Director Andrew Flynn talks to JOANNE SAVAGE about the darkly humorous appeal of Martin McDonagh’s 1997 work, A Skull in Connemara, currently on stage at the Lyric
Today Martin McDonagh is perhaps best known for the piquant blend of macabre humour that so impressed audiences in movies like In Bruges and Seven Psychopaths, where darkly twisted characters and plotlines end in situations of grim near-farce, with much handwringing, gun-toting, swearing, frantic laughter and Colin Farrell in a variety of near-death scenarios.
But before he hit the big time as a screenwriter McDonagh cut his teeth as a playwright, often locating his dramas inobscure rural Irish locales similar to those where he spent childhood holidays (though McDonagh was born and raised in London his mother hails from Sligo and his father from Galway).
This week the playwright’s 1997 Olivier Award-nominated work A Skull in Connemara, which in typically twisted McDonagh fashion, deals with a man who exhumes dead bodies in a graveyard in order to make room for new ones, only to be forced to exhume the body of his late wife who died in suspicious circumstances. Cue the darkest humour imaginable and an exploration of the suspicions that follow the lead character Mick Dowd - here played by Abbey Theatre regular Garrett Keogh - who is eyed with suspicion and horror by the locals.
The drama is set on the night that Dowd has to dig up his wife’s bones and evolves into a ‘whodunnit’ as he discovers her remains have mysteriously vanished, resulting in mayhem.
A Skull in Connemara is part of McDonagh’s Leenane trilogy of plays which also includes The Beauty Queen of Leenane (1996) - about a beauty queen who hits her mother over the head with a poker, and The Lonesome West (1997), which follows two brothers bickering over the allegedly accidental fatal shooting of their father.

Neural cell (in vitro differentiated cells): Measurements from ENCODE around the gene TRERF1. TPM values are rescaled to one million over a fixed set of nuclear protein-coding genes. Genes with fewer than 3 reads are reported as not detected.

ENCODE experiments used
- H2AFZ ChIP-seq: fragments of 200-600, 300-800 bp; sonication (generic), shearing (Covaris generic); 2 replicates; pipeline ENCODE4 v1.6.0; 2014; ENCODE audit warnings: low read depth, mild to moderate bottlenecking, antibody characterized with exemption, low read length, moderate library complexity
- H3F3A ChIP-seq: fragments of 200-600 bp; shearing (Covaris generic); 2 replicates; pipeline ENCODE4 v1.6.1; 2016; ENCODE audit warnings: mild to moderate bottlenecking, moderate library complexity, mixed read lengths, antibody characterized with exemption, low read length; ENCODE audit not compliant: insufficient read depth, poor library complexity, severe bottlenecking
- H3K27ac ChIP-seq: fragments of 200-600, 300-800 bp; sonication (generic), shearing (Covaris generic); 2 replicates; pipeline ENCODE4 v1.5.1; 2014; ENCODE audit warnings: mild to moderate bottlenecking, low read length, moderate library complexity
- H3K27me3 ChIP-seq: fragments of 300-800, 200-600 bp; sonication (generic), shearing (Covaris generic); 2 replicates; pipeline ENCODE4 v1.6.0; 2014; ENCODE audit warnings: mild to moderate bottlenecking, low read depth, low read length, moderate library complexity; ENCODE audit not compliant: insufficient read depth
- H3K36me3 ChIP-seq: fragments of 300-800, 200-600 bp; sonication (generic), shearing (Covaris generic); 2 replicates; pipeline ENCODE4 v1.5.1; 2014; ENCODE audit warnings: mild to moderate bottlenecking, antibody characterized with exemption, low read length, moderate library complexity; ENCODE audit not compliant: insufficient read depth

Judging by the subject matter McDonagh gravitates towards - the body count tends to be significant amid the near-hysterical laughter - it is understandable that he has been dubbed the ‘Quentin Tarantino of Irish drama’; his probing of death and violent acts while keeping the banter flowing spiritedly makes him the undisputed bad boy of the Irish stage play.
This new production by Decadent Theatre is directed by Andrew Flynn and has already toured the Republic of Ireland to great acclaim.
“I had just started in theatre in Galway when Martin started out as a writer – he introduced me to my wife,” said Andrew, who confides that while everyone always knew McDonagh had something special, nobody could have anticipated the success he enjoys today as a Hollywood screen writer.
“Martin is an immensely original voice as someone who has taken the Irish kitchen sink drama and pushed it into dark but always very funny territory. A Skull in Connemara is his typical mix of mayhem, darkness and hilarity.”
Flynn believes he can discern resonances from such canonical Irish playwrights as John Millington Synge - another purveyor of black humour and farce, although not quite moving towards the full-throttle twisted territory McDonagh favours.
“Martin typically takes you into the familiar territory of the rural Irish hearth and then does something much more warped and unexpected, bringing you to a world of violence and pitch black comedy.
“This is like farce that occasionally kicks you in the gut. You find yourself laughing at terrible things that have happened to people that you really shouldn’t laugh at - like in scenes from Tarantino’s Pulp Fiction. McDonagh is perhaps king of the guilty laugh.”
Aside from praising the quirky Tim Burton-esque set design, Flynn also waxes lyrical about the “fierce flow and poetry” of McDonagh’s colloquial, banter-heavy language.
So for a high frequency of laughs as you are pulled remorselessly into the heart of darkness, A Skull in Connemara sounds like the ticket.
Until March 16, Lyric Theatre, Belfast. Call the box office on 02890 381081 or visit www.lyrictheatre.co.uk.